Introducing the Pollinator Highways

September 29, 2021
Anthony Merante

          Ontario's 400+ species of native bees, 100+ butterflies, and hummingbirds have faced population declines with the overdevelopment of Southern Ontario. As cities grew, pollinator habitat was lost to concrete buildings, crops, and roads. Landscapes changed from sprawling with diverse ecosystems made up of thousands of flowering plant species to manicured lawns and European style gardens that do not offer the nutrients needed for our native pollinators to survive. Pollinators are critical species that help ecosystems grow by pollinating flowering plants, allowing them to bear fruit and seeds that support forests, meadows, wetlands, and the wildlife that call these ecosystems home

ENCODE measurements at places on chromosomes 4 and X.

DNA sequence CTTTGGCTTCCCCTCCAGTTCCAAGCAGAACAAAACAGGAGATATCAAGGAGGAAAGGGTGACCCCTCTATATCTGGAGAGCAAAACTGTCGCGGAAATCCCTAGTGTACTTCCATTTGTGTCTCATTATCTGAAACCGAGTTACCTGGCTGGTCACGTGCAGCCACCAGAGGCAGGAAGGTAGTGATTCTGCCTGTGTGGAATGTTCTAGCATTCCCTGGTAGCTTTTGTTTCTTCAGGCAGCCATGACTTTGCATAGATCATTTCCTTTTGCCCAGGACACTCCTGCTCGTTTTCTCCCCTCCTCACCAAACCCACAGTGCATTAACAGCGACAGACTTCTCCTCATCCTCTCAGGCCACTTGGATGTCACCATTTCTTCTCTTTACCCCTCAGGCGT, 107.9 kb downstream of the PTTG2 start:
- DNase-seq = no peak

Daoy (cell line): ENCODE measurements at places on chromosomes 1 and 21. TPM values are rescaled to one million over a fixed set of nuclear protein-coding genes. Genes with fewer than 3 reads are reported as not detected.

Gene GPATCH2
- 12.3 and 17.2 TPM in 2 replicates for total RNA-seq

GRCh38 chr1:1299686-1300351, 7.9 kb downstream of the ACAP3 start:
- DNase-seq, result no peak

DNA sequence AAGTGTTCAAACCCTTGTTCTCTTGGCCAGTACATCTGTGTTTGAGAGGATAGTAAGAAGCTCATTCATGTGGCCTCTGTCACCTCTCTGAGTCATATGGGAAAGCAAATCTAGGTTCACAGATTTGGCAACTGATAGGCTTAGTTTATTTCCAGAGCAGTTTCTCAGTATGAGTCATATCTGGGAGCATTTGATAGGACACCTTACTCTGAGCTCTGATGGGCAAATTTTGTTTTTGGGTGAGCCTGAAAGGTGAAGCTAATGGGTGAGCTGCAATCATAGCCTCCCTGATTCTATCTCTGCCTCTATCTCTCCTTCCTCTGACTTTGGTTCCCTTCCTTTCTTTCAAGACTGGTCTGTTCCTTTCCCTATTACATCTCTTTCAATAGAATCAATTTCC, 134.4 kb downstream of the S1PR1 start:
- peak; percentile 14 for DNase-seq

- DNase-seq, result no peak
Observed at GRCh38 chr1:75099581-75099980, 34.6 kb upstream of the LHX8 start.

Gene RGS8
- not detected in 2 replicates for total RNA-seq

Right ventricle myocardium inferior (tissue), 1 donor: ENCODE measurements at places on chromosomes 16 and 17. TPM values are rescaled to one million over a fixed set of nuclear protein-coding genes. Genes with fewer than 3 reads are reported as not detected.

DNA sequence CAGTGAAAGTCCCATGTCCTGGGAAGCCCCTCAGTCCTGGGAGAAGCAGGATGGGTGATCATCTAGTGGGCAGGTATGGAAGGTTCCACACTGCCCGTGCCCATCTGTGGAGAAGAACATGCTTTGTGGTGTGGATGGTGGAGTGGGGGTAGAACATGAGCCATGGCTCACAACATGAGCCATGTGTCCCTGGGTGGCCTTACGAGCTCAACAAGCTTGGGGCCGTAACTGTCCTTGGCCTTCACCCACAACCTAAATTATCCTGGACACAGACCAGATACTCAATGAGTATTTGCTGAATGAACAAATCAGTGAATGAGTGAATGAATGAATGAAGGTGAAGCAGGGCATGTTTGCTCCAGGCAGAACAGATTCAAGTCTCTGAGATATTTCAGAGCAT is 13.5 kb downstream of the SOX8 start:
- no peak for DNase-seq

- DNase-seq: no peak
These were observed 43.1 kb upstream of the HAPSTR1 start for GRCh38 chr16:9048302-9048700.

At Earthroots, we believe protected species need protected spaces. Southern Ontario is highly developed with urban sprawl and agricultural, but we cannot overlook that it is also where hundreds of species at risk live. We need to find space for our species wherever possible. To help our pollinators like the Monarch butterfly, we propose creating long, continuous habitat made up of grasses, flowers, shrubs, and trees growing along six iconic routes connecting the Golden Horseshoe to Central Ontario across the Greenbelt. These routes will make up the Pollinator Highways. Finally, a highway we can all get behind. Imagine roadsides filled with gorgeous blooms of violet, red, orange, yellow, and white from spring to fall. These vibrant, diverse corridors promote eco-tourism, support farmers, introduce green infrastructure, and increase Ontario's biodiversity.

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